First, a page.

Hey yogis, your mudra for the week is Adi Mudra. Adi Mudra received it’s name, adi= first and mudra= seal, because it is the first position the hands are capable of inside the womb. Adi Mudra is most commonly practiced during pranayama, but may also be practiced in asana.
To Practice Adi Mudra
To practice Adi Mudra tuck the thumb into the palm, so the tip of the thumb touches the little finger, then close the fingers over the top of the thumb to make a gentle fist. In meditation or pranayama turn the palms down and rest the hands on the thighs. Adi Mudra is calming to the nervous system and is nice to practice at the end of an asana practice. I’ve also found that it can help with balance in some of the balancing postures like tree pose.
Benefits of Adi Mudra:
Calms the nervous system
Stimulates udana vayu (the governing vayu for the upper chest, throat, and head)
It is thought to aid in pranayama because it increases breathing and lung capacity, thus increasing oxygen flow throughout the body. Source: yogapedia.com
The adi mudra is also thought to stimulate the brain, which is closely related to the crown (sahasrara) chakra that governs an individual’s sense of peace, higher awareness and oneness with the universe. Source: yogapedia.com
Autumn founded Ambuja Yoga in 2014 to share her love of adventure, yoga, and travel with her fellow yogis. Ambuja Yoga has morphed into more than she could have ever dreamed and she is thrilled to have a "job" she loves. She is forever grateful for the opportunity to facilitate personal growth and self love through yoga while taking yogis to off-the-beaten-path destinations worldwide. Follow Autumn on Instagram @autumnadamsyoga.
Mudras are powerful tools for healing and they’re often overlooked by both yoga instructors and yoga students. I completely overlooked the power of mudras the first few years I was teaching. Fortunately, they are part of my current practice.
This is the first of hopefully many posts about mudras. My hope is that every other Monday I will offer a different mudra and offer ways to incorporate it into your practice, perhaps in asana, meditation or in combination with a mantra. One of my favorite resources is Mudras: Yoga in Your Hands by Gertrud Hirschi. Her instructions are clear and descriptive. If you’re in the market to pick up a mudra book, I recommend hers.
In this post, we’ll explore the difference between chin and jnana mudra. These two mudras are often used interchangeably and honestly, they’re almost identical, so it makes sense that there is a bit of confusion.
Chin Mudra is one of the most common mudras… even non-yogis have seen this mudra in contemporary art and culture. Chin means “consciousness” in Sanskrit and this mudra is often called the “psychic mudra of consciousness” or “the gesture of the teacher”.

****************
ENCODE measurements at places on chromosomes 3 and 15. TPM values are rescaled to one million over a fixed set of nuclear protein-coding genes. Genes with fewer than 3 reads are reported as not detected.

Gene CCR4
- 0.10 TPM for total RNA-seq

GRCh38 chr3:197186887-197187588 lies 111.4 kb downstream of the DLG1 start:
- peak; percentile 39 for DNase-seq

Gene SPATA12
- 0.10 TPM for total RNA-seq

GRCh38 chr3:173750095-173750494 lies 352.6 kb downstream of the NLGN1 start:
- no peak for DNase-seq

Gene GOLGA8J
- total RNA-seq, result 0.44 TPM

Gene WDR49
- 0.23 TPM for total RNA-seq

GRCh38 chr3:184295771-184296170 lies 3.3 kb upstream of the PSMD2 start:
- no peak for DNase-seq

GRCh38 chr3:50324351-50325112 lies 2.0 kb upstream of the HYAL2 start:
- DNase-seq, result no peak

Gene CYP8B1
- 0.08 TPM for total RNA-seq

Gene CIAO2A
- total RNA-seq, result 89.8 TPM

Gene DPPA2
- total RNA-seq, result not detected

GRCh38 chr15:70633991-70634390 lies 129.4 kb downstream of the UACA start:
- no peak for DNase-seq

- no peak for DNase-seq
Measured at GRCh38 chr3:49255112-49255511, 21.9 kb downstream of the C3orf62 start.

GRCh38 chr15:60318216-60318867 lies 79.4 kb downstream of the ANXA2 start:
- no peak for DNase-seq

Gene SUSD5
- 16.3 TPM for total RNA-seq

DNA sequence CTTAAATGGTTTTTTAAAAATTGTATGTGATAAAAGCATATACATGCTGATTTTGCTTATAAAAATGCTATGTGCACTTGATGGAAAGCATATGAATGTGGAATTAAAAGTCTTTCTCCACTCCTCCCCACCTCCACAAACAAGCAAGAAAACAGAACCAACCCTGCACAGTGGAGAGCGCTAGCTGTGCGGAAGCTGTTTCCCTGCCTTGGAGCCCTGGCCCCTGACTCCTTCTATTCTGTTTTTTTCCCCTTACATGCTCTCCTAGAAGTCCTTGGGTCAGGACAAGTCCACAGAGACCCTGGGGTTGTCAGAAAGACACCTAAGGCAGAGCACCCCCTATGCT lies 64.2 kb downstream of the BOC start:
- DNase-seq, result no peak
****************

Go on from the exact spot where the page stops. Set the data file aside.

To practice chin mudra while seated guide the tip of your index finger to the pad of your thumb, turn the palms up and rest the backs of your hands on your knees. Chin mudra can also be practiced in asana. I enjoy practicing chin mudra in dancer’s pose and reverse warrior among others.
According to the yoga tradition, the middle finger, ring, and pinky finger represent the three classic qualities of all of nature (the Three Gunas). The middle finger symbolizes sattva (purity, wisdom and illumincation), the ring finger rajas (action, passion and chaos) and the pinky finger tamas (inertia, lethargy and darkness). In this mudra, we unite the individual soul (index finger) with the supreme soul (thumb).
In the classical yoga text of Patanjali, The Yoga Sutras, the yogi is on a path of transcendence through these states (the gunas) and progresses from darkness into light and from ignorance to wisdom.
Benefits of Chin Mudra
Creates a Pranic circuit, which maintains and redirects the prana, or life force, within your body
Jnana means wisdom or knowledge in Sanskrit and mudra means seal or gesture. The thumb represents the supreme soul and the index finger the individual soul. This mudra represents the wisdom of knowing the individual soul is one with the supreme soul. The three extended fingers represent the three gunas which must be overcome: sattva (middle finger), rajas (ring finger) and tamas (little finger).
Jnana Mudra is nearly identical to chin mudra except the palms are turned down. Jnana mudra is typically performed in meditation due to it’s calming and grounding nature
Benefits of Jnana Mudra
Creates a Pranic circuit, which maintains and redirects the “Prana” within your body
Calms and stabilizes the mind
This mudra has a grounding energy
“Jnana Mudra symbolizes destruction of ego, as the index finger is held down and conquered by the thumb.” (Source: Yoga Wiz)
Creates mental peace and alleviates nervous tension
Incorporate these hand mudras into your practice and let me know how it goes.
Love and Light,
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